To each their own (speed)
It's completely normal for different seeds to germinate at different times. For example, Did you know that it is quite normal that seeds do not all take the same time to germinate. For example, the 42-day red tomato will often germinate 7 days before the gardener's delight or the Oscar Gonthier even if sown at the same time. And sometimes, even for seeds of the same variety, they can be up to a 7 day lag between the first emergence and the last. Tomato seeds usually germinate with the right temperature in about a week, parsley 2 weeks, ground cherries 4 weeks...
Temperature plays a key role
For the germination period, it is important to maintain moist soil (not soggy as there is a risk of seed rot) AND an ambient temperature of more than 22°C. If your seedlings are on a windowsill and your house is at 20°C (therefore colder by the window when cloudy) and 17°C at night, this is enough to greatly affect the germination potential of seeds.
Shallow plastic trays like the ones mushrooms and salad are sold in or yogurt pots cut in half are ideal for starting seeds, and you can recycle them year on year.
If you're just starting out on your gardening journey, avoid using cardboard containers, such as egg cartons and toilet paper rolls because the water is absorbed by the cardboard and sent back into the air quickly, meaning the soil dries out which harms your chances of germinating.
Also, their narrow shape does not leave enough space for the first roots, limiting the plant from the start and leading you to have to pot on early, which can stress the plant. If you are looking for a way to repurpose cardboard for your garden, simply add it to your compost!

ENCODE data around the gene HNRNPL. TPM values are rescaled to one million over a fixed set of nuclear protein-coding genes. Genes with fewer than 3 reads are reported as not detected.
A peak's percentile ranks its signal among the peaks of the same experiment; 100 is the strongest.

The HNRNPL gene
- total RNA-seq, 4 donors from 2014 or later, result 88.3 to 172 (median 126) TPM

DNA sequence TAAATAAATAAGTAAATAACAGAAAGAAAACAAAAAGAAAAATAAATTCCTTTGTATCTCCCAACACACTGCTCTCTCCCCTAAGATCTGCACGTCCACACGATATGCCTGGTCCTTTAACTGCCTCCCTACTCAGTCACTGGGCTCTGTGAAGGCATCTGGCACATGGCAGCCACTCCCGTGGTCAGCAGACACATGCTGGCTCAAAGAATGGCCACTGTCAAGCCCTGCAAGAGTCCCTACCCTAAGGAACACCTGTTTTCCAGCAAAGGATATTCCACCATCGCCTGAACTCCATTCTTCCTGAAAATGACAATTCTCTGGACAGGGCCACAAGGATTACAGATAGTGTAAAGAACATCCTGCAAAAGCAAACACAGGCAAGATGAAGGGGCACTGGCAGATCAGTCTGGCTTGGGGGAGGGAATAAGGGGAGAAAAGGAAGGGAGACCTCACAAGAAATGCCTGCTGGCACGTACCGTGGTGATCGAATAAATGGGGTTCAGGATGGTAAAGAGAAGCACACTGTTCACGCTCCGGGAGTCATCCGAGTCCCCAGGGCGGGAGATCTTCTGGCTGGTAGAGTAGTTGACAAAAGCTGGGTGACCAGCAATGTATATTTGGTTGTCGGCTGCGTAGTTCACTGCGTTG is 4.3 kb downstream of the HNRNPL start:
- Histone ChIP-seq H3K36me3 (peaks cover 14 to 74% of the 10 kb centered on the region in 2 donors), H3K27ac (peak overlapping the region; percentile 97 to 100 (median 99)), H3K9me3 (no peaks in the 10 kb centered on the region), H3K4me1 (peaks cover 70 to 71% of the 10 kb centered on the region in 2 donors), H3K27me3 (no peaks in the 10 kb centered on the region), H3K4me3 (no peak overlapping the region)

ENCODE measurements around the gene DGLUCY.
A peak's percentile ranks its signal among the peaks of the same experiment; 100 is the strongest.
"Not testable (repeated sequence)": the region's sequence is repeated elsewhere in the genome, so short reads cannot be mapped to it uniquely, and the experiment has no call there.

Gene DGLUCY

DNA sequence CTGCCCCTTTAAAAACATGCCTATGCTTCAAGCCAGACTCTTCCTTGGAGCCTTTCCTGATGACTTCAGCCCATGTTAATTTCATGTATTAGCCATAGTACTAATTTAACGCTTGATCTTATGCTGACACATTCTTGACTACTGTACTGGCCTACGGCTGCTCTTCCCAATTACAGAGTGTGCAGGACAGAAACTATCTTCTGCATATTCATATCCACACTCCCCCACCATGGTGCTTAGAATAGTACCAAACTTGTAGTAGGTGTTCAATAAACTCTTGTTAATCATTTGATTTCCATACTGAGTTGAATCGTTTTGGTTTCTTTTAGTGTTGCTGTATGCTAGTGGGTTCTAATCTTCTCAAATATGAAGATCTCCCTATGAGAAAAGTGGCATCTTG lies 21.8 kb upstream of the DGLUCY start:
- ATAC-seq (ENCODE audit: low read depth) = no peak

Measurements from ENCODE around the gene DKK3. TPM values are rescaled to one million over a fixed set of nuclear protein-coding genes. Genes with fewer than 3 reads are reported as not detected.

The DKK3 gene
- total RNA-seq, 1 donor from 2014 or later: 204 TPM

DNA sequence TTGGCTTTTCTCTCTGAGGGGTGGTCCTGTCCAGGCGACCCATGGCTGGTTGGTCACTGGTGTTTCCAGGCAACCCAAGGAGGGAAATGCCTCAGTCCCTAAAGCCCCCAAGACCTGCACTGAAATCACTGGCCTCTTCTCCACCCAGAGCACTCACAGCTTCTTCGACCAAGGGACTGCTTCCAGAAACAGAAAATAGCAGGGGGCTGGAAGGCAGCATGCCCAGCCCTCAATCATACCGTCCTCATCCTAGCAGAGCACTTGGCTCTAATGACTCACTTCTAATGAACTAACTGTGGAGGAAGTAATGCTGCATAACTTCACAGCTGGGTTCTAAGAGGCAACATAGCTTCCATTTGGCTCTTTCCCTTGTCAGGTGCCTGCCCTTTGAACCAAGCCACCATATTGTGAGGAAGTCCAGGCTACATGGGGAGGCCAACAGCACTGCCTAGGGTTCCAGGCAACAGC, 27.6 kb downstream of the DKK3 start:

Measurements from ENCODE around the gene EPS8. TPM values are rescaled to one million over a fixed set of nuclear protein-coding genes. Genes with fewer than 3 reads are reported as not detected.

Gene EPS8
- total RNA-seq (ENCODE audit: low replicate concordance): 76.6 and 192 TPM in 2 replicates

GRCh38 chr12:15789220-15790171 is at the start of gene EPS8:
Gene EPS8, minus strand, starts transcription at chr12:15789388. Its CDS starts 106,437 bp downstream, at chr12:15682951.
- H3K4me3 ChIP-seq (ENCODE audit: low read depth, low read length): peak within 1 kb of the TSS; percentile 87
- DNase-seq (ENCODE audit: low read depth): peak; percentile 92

Water, not too much, not too little
Forget what you've seen and stop using spray bottles. This technique generally only waters on the surface and so seeds will not germinate or will take much longer to germinate than expected. Use a fine stream of water that allows you to water deeply. I like to use a sports bottle, or an empty honey or ketchup bottle.
And don't bother with the clear plastic lids, bags or saran wrap. Unless you're a pro at adjusting humidity by opening the covering by varying degrees as needed each day, the humidity the cover is creating cannot regularize quickly and if you overwater your seedlings will rot.
Choosing the right soil
Soil that is too heavy or too rich for starting seedlings can be harmful, as can a soil that is almost sterile and devoid of nutrients, peat pucks and soil that is too sandy.
How deep to sow? That's the easy part!
Follow the instructions on your seed packet or remember this handy tip - sow at 2 x the diameter of your seed. So, if your seed is 1 mm wide, you should sow it 2 mm deep. If you sow too deep, the seed will germinate but not reach the surface.
Look it's growing!
Once germinated, you'll want to provide light. Ideally 14-16hrs of light per day. If it is early spring, provide artificial lighting for seedlings and keep it about 3 inches from the plants to prevent them growing leggy.
When should I water?
Once the seeds have germinated, the soil can dry out between waterings. The temperature can drop to 20°C during the day and colder at night.
When should I thin out or pot on?
About 4-6 weeks after germination, transplant into richer 'growing' soil or add a little liquid fertilizer to the water.
How do I thin out or pot on?
Tomato, cucumber or squash plants are potted on under the base of the first leaves to encourage the growth of new roots that will help strengthen the plant. Other types of plants, flowers, herbs for example, are simply replanted in a larger pot without necessarily burying them deeper.
Should I nip out leaves?
Would you like to start in life and get a piece of you ripped off? Surely not. It would surely harm your development.
Don't forget to read our article about hardening off your plants before planting out!